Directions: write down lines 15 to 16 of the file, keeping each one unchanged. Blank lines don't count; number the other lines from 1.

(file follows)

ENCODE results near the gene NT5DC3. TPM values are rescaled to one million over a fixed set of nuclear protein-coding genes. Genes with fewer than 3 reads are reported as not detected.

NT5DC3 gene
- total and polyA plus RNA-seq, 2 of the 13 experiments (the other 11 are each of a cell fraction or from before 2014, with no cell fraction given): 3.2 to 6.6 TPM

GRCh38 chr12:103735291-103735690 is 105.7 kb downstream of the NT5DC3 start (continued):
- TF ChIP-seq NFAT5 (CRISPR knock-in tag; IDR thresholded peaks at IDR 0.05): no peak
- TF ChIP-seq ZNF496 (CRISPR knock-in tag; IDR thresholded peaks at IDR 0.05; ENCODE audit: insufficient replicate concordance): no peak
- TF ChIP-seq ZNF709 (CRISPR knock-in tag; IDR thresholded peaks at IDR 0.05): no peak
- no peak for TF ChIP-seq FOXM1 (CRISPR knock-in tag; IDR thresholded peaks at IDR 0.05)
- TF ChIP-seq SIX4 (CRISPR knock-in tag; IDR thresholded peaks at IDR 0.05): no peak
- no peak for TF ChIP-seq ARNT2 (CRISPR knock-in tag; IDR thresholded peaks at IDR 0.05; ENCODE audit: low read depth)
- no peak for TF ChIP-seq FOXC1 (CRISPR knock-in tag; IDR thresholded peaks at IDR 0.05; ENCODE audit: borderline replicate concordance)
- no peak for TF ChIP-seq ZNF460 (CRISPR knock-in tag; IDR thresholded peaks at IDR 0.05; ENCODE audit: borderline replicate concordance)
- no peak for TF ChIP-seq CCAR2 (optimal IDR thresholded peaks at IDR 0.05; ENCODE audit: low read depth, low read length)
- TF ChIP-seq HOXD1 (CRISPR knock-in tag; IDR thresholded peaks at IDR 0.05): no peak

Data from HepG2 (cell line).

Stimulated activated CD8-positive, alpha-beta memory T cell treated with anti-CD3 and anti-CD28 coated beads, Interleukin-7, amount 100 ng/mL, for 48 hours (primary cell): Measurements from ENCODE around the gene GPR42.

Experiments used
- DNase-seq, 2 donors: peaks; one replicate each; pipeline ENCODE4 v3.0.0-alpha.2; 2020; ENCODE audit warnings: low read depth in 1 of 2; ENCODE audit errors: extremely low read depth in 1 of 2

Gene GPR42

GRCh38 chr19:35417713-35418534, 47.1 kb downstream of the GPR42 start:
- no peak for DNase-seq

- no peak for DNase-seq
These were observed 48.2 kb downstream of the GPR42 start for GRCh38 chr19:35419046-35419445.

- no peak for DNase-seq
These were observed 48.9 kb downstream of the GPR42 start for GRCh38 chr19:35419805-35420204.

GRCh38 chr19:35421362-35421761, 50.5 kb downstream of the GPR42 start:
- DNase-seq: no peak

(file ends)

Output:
Data from HepG2 (cell line).

Stimulated activated CD8-positive, alpha-beta memory T cell treated with anti-CD3 and anti-CD28 coated beads, Interleukin-7, amount 100 ng/mL, for 48 hours (primary cell): Measurements from ENCODE around the gene GPR42.